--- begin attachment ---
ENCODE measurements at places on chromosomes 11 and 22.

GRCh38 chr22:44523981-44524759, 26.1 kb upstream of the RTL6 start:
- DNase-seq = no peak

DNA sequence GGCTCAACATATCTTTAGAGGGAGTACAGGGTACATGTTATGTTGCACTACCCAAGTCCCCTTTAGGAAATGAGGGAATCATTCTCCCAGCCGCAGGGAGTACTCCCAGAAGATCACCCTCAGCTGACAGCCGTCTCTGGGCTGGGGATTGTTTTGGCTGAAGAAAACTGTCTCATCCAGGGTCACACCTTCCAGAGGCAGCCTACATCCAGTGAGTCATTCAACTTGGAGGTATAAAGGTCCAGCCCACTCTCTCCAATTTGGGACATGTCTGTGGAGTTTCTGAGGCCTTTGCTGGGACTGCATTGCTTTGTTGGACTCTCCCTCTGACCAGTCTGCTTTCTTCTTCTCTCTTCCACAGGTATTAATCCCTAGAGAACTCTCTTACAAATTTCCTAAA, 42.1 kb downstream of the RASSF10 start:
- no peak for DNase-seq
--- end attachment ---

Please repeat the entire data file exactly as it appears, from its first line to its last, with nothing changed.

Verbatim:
ENCODE measurements at places on chromosomes 11 and 22.

GRCh38 chr22:44523981-44524759, 26.1 kb upstream of the RTL6 start:
- DNase-seq = no peak

DNA sequence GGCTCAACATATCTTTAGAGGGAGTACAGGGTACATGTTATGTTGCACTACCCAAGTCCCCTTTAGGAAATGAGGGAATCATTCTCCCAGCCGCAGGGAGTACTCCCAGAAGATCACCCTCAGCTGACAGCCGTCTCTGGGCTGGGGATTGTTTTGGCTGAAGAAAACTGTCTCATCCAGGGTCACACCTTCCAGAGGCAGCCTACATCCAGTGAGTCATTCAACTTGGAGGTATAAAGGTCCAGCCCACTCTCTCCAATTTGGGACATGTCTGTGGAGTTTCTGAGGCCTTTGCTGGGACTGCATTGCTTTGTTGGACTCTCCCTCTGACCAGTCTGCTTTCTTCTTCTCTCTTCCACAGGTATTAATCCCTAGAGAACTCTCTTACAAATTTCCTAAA, 42.1 kb downstream of the RASSF10 start:
- no peak for DNase-seq